There has never been a time in America’s history where a majority of Black Americans were homeowners.
In the second quarter of 2019, the Black homeownership rate dropped to 40.6%, down seven percentage points from roughly a decade earlier. It now hovers closer to 44%, while the white ownership rate is far higher (approximately 74%).
The Black homeownership is a significant drop in recent years. The rate rose from 41.9% in 1995 to 49.4% in 2004, an increase of 7.5 percentage points.
For more than 100 years, a racial homeownership gap ranging between 20 and 30 percentage points has existed between Black and white Americans.
COVID-related layoffs were more likely to cause housing instability among Black and Latino workers than among white workers.
And over the past year, matters have gotten worse for Black Americans. Research has shown that layoffs amid the COVID-19 pandemic were more likely to cause housing instability among Black and Latino workers than among white workers. People of color were far more likely than their white peers to face challenges making their monthly rent payments throughout the coronavirus emergency.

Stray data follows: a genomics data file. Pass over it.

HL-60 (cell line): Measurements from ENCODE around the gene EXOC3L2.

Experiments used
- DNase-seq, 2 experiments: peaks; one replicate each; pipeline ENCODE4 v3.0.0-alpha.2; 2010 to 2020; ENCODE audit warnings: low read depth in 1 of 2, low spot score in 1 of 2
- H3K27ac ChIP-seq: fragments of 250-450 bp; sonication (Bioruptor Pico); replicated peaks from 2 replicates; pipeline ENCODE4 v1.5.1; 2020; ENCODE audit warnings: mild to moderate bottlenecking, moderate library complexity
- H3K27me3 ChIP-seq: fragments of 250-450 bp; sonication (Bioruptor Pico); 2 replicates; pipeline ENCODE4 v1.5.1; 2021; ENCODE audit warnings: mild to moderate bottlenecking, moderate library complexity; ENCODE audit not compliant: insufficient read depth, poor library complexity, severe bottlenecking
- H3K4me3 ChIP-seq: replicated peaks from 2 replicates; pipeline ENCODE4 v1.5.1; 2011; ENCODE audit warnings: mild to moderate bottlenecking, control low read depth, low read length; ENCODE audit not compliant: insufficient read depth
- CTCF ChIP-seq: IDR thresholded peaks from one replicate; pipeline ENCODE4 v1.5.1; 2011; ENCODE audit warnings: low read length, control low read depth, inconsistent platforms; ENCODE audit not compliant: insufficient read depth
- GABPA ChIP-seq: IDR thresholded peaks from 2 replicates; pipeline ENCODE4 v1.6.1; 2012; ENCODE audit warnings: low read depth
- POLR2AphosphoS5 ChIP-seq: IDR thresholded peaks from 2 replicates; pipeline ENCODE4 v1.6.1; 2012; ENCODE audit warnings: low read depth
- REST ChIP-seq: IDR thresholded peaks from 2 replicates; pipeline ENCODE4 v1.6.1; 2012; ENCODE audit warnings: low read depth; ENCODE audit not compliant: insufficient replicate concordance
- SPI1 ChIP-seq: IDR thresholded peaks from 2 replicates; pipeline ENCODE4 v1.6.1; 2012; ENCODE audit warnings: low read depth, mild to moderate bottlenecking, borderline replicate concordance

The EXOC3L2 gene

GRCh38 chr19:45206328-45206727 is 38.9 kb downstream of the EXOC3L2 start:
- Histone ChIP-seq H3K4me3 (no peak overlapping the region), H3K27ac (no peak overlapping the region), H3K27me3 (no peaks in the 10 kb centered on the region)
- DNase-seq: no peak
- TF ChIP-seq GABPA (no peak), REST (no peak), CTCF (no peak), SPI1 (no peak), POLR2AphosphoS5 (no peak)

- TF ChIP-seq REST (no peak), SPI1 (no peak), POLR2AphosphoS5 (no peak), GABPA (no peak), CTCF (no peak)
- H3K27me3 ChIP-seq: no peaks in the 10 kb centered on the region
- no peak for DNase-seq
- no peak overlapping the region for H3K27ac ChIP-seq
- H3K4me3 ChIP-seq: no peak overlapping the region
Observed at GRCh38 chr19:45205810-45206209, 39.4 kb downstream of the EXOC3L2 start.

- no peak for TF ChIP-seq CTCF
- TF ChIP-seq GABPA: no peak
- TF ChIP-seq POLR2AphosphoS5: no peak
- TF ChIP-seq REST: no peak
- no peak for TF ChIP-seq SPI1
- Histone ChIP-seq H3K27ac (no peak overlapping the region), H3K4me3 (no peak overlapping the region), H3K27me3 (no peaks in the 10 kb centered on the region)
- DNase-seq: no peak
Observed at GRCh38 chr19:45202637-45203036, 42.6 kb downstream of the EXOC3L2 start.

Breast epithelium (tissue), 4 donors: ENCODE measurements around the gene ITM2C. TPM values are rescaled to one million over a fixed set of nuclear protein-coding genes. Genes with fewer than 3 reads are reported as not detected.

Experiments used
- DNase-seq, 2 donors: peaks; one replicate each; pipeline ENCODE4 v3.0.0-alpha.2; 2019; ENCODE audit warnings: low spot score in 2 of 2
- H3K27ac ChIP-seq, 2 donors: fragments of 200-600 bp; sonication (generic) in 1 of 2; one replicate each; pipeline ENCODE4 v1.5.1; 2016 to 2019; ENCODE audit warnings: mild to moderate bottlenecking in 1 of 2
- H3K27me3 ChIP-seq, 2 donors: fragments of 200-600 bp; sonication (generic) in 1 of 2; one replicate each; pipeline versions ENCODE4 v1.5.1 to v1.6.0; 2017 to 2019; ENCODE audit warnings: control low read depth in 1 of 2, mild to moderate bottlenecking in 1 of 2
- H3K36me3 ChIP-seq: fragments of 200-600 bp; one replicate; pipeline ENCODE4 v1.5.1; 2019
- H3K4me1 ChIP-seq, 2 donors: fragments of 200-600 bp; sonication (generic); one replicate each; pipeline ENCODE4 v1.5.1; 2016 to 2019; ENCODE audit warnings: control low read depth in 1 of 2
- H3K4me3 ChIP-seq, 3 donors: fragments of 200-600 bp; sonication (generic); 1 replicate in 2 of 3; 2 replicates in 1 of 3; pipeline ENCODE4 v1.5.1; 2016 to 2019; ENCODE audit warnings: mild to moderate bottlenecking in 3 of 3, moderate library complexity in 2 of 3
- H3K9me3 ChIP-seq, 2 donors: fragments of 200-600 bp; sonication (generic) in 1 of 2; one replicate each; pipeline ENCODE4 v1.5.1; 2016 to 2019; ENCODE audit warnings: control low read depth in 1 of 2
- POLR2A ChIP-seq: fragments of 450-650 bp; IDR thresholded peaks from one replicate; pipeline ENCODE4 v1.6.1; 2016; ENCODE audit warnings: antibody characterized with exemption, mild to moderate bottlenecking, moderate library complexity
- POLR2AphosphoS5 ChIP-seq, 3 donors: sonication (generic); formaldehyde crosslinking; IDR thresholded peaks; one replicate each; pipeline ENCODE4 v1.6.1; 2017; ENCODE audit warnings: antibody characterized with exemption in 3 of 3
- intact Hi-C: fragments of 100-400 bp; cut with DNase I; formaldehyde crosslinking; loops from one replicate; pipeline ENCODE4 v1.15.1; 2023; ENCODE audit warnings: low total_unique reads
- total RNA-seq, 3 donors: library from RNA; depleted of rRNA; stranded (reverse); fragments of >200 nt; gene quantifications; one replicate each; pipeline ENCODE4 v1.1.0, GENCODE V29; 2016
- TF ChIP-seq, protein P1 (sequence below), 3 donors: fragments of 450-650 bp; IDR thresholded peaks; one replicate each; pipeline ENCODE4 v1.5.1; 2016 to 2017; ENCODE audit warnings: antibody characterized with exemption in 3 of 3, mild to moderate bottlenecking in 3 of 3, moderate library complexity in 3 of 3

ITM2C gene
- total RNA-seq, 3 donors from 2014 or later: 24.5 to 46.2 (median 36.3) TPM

Owning a home is one of the main drivers of wealth in this country, particularly across generations, which makes increasing Black homeownership a critical goal in addressing the overarching racial wealth gap.
A new report from the National Community Reinvestment Coalition calls for setting a goal of 60% Black homeownership over the next 20 years.
As part of the Value Gap interview series, MarketWatch spoke with Dedrick Asante-Muhammad, chief of race, wealth and community at the National Community Reinvestment Coalition, and Joshua Devine, the organization’s director of racial economic equality.
They spoke about the factors that have contributed to the lower rates of homeownership among Black Americans and what policies could address them.
MarketWatch: How did you all come up with the 60% target for Black homeownership? Why that number?
Asante-Muhammad: African Americans really haven’t hit a 50% homeownership rate. So we wanted to have a goal that would not just get us over the edge of being majority homeowners, but would kind of get you to a level where you’re firmly at the space of being majority homeowners.
White homeownership is at 73% to 74%, so it’s not even trying to get to where whites are. Even to get to something that’s far distant from white homeownership rates requires a tripling of new Black homeowners every year for 20 years.
Devine: We felt like 60% was measurable, reasonable, and we could really have some policy and pragmatic solutions around it.
MarketWatch: To what extent is the pandemic making homeownership that much harder to achieve for Black Americans?